South Korea will carry out a disaster drill on a nuclear power plant on the east coast this week to check updated emergency protocols on damage control and evacuation, the government said Monday.
The Ministry of Education, Science and Technology said the drill will be carried out at the Wolsong station, located 370 kilometers southeast of Seoul, on Tuesday and Wednesday. The plant currently has four operational reactors with two more units being built.
The drill will be based on the assumption of a massive earthquake and tsunami hitting the nuclear plant and causing radioactive materials to be released into the environment, the ministry said.
“The exercise aims to check the preparedness of local nuclear operators and disaster relief workers to cope with a crisis situation similar to that of the crippled Japan’s Fukushima nuclear power station in mid-March,” it said.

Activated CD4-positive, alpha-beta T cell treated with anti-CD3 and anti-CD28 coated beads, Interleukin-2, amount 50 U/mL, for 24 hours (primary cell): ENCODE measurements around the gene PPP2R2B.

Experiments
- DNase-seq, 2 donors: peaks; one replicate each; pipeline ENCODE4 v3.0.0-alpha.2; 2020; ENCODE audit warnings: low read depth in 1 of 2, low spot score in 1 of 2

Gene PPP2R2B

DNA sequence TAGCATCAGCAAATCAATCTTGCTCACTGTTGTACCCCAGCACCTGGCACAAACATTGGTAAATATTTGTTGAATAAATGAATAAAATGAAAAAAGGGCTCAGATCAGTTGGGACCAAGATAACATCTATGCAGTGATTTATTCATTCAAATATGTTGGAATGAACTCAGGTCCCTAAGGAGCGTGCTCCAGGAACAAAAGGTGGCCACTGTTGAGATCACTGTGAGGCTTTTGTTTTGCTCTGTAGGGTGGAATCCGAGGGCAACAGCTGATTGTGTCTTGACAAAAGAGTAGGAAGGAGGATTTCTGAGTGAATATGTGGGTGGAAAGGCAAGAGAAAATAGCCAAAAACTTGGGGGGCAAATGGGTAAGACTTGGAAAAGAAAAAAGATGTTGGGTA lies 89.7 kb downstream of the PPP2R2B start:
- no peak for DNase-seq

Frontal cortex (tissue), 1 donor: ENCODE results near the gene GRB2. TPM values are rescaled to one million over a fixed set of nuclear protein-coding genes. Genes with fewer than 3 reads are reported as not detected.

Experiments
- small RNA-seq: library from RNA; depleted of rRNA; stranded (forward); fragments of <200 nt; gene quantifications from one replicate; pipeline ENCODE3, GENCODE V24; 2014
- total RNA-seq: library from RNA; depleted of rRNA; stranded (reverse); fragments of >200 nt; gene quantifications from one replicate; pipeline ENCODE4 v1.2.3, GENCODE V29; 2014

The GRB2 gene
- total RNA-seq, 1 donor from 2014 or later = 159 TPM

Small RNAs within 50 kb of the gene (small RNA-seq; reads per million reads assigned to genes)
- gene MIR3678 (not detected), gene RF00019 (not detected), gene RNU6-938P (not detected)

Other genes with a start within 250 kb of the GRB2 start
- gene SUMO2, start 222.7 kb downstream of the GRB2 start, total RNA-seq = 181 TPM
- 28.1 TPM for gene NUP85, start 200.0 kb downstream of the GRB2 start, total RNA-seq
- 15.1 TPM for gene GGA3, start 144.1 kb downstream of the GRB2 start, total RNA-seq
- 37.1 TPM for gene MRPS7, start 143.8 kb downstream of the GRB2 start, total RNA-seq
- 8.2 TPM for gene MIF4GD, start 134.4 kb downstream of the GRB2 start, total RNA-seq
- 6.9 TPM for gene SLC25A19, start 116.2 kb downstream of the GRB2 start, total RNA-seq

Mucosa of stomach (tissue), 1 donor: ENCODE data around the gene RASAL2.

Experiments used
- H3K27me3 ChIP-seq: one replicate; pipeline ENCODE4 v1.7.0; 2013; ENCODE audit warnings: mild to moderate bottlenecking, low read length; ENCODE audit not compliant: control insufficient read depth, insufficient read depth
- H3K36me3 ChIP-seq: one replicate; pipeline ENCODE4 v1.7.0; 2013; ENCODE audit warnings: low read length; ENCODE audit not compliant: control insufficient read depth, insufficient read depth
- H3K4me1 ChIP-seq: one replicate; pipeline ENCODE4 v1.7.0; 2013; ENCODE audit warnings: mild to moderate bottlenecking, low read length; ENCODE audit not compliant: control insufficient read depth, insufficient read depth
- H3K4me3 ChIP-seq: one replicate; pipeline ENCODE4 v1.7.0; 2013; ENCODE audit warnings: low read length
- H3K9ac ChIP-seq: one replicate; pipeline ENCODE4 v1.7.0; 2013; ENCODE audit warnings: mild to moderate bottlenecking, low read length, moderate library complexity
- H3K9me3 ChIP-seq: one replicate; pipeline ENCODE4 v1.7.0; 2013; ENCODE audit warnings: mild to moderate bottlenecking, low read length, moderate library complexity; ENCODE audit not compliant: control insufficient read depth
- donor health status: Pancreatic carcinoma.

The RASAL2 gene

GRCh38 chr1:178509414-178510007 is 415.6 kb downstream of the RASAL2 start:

The Fukushima incident has been rated as the worst nuclear disaster in history on par with the Chernobyl disaster that took place in the former Soviet Union in 1986.
The release of radioactive materials that reached South Korea also triggered nuclear safety concerns in the country that operates 21 reactors. Seoul conducted a check on all reactors and said in early May that they are safe to operate.
The ministry said the exercise will involve experts from the Korea Institute of Nuclear Safety, the country’s atomic safety regulator, along with local government officials, fire fighters, police and local hospitals.
Up to 30 government organizations and 7,000 personnel will be involved in the two-day exercise, which includes evacuation rehearsals for people living near atomic facilities, medical treatment for victims exposed to radiation and emergency response measures that must be taken by atomic energy workers and emergency service personnel.